The Hanging Gardens of Babylon are a very strange miracle and quite a mysterious wonder. These gardens were one of the Seven Wonders of the Ancient World but the location of this wonder has not been established, yet. No Babylonian records portraying them have been found. We don’t even know the demolition date of this marvel. Maybe it was a Greek fantasy. It was said that, these gardens were built in ancient city named Babylon, at present its location has been narrowed down to the Hillah, Babil Province, in Iraq. However, there is no existence of these Hanging Gardens. The lack of evidence supporting its existence has not deterred avid scholars from studying and debating issues surrounding it. Because of the lack of proper documentation of The Hanging Gardens of Babylon, it is thought that, these may have been simply a figment of ancient impulses, a story to be told in the archives of old myth and history.
Berossus, a Chaldaean priest and also a writer of ancient Babylon who lived in the late 4th century BC, first described the Hanging Gardens in his book named Babyloniaca which was written around 280 BC and was later quoted by Josephus. Berossus described the garden and also the founder, The Great Babylonian King named Nebuchadnezzar II. Many Greek historians also described these hanging gardens by citing from Berossus’ works.
Gift for a homesick wife
According to the various ancient sources, Nebuchadnezzar built The Hanging Gardens for his wife Amytis around 600 BC. His wife Amytis was homesick for her lush, sloping & mountainous home and felt discouraged living in the flat, dry and dusty land which was Babylon. So the garden was built to give her some feelings of her homeland.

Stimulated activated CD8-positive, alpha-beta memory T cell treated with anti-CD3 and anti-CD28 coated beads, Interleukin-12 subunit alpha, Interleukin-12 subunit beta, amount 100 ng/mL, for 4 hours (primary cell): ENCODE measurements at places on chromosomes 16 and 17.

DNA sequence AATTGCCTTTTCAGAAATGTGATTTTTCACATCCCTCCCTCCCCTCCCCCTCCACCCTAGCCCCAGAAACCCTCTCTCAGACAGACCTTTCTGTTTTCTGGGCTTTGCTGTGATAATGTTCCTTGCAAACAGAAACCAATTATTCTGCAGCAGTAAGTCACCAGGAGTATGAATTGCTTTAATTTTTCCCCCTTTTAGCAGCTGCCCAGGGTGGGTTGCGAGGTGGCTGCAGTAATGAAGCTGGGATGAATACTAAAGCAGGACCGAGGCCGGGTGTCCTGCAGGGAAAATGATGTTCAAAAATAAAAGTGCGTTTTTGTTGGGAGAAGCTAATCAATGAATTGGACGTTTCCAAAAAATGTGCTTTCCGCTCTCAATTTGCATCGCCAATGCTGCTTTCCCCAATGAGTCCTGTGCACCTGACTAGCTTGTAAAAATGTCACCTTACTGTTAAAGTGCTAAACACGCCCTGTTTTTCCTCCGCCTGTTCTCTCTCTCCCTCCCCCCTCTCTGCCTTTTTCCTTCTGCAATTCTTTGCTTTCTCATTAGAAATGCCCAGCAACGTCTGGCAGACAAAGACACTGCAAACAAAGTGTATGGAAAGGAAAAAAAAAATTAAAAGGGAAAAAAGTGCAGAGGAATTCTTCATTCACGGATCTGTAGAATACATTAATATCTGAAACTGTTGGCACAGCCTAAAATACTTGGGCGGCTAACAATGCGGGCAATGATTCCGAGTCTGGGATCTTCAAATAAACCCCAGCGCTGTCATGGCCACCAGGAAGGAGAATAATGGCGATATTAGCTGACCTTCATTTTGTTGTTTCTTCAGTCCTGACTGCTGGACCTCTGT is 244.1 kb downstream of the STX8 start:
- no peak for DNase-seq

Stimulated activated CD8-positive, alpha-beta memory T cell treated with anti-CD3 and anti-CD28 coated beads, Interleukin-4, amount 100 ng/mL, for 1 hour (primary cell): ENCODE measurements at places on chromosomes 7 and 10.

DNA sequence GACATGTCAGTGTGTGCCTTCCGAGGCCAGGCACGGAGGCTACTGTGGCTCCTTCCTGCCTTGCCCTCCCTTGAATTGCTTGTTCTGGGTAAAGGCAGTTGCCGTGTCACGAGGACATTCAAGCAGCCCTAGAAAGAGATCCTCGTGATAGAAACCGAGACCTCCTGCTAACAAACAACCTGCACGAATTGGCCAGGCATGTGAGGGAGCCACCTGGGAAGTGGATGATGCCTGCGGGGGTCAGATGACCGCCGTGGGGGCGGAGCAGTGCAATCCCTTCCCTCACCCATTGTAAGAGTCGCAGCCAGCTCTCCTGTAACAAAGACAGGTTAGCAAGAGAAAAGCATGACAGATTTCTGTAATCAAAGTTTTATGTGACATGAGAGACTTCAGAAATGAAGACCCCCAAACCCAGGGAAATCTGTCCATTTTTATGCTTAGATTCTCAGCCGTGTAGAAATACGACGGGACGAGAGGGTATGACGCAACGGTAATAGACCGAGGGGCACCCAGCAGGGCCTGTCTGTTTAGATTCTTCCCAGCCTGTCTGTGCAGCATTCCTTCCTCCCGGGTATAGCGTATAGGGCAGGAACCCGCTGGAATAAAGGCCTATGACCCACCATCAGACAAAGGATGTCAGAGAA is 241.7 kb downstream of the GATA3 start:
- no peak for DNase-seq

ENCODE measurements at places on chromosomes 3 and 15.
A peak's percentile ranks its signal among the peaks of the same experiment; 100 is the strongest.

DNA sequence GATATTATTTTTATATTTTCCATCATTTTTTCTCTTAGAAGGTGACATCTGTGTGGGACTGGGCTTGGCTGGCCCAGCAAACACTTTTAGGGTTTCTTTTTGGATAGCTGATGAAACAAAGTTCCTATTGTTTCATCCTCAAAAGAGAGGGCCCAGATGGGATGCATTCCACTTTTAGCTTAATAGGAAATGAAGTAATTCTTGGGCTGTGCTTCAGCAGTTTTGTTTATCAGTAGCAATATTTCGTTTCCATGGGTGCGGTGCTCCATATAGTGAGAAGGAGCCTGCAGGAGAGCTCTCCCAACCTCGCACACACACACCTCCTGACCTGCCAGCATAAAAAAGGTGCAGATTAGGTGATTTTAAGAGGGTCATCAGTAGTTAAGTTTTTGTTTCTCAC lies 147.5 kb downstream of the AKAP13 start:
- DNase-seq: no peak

Materials used during construction
Actually the hanging garden did not hang at all. One of the Greek geographers named Strabo wrote about these hanging gardens. In his writing he described a, “…simulated mountain resting upon square formed pillars.” It is believed that all those columns were hollow and filled with soil which was trees of the largest size to be planted. The pillars or columns and terraces were built with baked brick and asphalt.
Water shortage solution
In a flat, dry and dusty land like Babylon, rain was rare. So the main problem was irrigation to sustain those gardens. The main source of water was the nearby Euphrates River and the water had to be lifted from the river to the top of the terrace to water those gardens at each level. The task was so much tougher with the lack of modern pump technology in the 5th century BC. So the designer’s solution to move the water from river was to use the “Chain Pump”.
Recent excavations have been done by archaeologists on the bank of the Euphrates River and they have found some substantial 82 feet-thick walls which could have been part of the Hanging Gardens of Babylon.